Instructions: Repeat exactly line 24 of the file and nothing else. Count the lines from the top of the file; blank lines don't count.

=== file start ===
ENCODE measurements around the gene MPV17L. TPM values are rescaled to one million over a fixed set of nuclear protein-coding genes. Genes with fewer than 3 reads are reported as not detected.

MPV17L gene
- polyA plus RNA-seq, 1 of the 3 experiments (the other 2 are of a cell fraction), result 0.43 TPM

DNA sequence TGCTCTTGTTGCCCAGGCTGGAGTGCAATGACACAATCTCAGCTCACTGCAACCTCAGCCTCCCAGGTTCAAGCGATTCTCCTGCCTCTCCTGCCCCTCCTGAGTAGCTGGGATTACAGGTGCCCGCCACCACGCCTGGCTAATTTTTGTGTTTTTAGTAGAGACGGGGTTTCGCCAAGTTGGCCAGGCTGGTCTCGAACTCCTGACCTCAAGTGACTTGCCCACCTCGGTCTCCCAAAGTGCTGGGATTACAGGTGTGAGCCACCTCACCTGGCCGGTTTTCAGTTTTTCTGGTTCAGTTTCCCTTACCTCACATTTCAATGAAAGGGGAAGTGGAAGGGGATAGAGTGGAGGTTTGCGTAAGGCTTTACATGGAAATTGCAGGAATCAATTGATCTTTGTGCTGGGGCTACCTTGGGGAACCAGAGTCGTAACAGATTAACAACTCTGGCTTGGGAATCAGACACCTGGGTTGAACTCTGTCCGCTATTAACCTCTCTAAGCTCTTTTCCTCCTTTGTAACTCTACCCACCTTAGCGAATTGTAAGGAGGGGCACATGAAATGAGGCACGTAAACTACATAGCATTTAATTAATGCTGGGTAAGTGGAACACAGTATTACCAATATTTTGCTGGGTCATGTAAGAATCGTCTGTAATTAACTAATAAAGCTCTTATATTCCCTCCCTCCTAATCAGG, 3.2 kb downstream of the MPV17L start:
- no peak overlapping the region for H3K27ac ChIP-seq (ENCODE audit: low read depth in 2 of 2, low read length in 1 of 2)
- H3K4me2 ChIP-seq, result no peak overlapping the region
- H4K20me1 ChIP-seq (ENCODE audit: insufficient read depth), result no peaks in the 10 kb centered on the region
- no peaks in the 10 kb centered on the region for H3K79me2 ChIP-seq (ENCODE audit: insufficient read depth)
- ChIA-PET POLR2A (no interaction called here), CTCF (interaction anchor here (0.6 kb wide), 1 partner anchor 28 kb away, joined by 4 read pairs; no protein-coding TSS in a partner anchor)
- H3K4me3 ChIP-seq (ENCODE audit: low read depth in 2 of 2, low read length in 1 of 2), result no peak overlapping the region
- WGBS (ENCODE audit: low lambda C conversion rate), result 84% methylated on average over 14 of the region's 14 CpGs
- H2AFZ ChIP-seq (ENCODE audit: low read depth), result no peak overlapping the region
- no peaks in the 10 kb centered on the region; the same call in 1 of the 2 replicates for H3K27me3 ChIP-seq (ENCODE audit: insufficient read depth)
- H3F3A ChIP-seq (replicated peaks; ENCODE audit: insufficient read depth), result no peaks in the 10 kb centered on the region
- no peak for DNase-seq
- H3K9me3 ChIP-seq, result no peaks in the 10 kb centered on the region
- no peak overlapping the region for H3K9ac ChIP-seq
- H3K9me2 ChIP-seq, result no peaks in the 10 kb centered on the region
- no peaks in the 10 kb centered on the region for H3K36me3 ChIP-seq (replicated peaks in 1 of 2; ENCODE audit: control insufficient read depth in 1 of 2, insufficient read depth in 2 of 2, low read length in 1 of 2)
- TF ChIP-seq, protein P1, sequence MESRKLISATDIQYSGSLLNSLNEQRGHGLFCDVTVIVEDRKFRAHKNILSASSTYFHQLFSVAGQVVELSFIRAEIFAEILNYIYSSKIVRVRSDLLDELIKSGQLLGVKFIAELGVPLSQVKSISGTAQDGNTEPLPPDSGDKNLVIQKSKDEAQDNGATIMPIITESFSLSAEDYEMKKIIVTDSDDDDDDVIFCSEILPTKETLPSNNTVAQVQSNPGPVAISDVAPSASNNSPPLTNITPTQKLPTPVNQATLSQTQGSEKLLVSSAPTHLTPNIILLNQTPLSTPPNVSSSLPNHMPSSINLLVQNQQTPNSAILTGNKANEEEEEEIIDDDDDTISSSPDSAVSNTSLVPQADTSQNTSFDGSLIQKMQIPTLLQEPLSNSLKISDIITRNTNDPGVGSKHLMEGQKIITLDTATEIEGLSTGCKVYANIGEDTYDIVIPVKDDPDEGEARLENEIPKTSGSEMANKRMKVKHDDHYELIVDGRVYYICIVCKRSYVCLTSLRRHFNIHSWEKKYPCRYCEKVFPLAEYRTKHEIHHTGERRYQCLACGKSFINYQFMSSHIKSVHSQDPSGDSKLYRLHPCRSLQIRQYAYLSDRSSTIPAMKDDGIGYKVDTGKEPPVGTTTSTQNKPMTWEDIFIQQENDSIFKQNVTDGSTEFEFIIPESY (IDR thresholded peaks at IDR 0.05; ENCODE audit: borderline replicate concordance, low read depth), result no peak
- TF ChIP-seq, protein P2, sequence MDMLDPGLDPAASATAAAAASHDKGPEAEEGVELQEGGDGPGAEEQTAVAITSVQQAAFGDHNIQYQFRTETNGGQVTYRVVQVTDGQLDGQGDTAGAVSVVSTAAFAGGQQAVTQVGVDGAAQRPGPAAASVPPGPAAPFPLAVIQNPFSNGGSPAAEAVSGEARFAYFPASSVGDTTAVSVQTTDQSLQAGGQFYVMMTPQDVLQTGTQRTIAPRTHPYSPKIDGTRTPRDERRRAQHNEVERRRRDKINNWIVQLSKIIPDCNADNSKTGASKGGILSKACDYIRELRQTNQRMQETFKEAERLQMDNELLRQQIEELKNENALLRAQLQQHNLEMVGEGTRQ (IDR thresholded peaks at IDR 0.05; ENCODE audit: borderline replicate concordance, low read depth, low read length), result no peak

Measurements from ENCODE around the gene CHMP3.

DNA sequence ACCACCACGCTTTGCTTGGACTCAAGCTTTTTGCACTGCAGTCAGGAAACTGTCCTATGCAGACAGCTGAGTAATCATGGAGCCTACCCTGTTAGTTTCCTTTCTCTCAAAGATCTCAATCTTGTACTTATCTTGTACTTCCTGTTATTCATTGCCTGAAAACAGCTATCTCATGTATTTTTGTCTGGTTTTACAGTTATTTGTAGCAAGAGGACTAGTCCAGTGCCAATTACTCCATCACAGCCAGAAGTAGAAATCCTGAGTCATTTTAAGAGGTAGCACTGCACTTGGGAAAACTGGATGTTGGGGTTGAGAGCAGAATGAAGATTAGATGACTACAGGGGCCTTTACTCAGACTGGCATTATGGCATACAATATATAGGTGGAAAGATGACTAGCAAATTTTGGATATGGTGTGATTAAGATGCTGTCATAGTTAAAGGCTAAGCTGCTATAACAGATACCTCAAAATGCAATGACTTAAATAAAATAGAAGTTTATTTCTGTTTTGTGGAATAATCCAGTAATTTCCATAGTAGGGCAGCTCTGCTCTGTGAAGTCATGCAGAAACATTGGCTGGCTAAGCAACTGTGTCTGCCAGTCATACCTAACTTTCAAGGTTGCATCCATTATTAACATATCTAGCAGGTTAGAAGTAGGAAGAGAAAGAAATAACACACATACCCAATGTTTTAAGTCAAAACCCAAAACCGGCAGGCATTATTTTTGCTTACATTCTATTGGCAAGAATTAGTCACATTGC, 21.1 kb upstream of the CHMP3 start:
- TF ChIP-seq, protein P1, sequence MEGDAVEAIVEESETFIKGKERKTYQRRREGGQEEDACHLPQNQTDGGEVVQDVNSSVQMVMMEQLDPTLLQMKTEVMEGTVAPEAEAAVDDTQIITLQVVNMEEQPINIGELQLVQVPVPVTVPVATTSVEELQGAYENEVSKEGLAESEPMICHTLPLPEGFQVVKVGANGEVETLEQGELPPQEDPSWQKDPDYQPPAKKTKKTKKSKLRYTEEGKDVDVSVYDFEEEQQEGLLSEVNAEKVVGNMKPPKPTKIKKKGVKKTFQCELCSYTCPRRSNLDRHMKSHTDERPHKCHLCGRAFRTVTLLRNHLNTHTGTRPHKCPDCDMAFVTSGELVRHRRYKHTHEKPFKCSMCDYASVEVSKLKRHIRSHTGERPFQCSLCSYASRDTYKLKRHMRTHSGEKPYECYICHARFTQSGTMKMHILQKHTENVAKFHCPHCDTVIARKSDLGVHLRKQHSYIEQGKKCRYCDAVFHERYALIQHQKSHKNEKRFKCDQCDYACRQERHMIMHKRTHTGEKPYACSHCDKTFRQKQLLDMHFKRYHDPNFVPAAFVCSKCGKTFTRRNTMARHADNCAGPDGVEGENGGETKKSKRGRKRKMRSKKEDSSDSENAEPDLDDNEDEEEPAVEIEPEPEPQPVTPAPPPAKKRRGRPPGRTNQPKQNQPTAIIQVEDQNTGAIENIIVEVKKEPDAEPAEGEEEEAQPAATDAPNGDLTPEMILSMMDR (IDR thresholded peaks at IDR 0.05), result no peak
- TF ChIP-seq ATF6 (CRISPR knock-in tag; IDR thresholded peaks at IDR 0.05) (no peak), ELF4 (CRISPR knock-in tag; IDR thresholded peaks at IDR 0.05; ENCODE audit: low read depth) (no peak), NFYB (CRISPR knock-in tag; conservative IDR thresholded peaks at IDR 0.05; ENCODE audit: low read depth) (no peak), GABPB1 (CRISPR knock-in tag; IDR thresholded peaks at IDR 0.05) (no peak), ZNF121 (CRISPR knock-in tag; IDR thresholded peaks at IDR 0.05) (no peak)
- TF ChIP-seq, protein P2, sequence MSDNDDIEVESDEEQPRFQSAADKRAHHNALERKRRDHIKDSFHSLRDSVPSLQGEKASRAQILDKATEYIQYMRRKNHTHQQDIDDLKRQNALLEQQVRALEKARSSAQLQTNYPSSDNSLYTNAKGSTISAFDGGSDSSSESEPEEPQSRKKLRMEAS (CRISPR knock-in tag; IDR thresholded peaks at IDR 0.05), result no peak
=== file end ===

- TF ChIP-seq, protein P1, sequence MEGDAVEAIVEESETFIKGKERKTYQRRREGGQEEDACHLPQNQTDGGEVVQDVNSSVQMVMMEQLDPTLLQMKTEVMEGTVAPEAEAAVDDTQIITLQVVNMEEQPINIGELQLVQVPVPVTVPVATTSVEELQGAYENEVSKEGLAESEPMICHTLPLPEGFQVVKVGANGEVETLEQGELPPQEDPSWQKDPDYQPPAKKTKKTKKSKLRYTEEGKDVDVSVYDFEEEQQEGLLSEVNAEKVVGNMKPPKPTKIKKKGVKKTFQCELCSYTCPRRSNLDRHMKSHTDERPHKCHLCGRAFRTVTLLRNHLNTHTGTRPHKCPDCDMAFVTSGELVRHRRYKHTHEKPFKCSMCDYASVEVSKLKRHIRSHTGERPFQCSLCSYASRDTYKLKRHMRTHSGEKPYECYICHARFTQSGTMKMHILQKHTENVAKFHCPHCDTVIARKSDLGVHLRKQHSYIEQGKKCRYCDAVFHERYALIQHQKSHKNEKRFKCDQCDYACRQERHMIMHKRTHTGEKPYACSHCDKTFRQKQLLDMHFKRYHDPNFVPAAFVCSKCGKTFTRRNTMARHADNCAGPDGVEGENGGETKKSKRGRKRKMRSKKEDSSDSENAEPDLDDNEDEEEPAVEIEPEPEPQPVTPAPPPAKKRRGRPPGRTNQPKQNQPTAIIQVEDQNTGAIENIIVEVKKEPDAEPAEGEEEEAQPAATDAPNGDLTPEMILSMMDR (IDR thresholded peaks at IDR 0.05), result no peak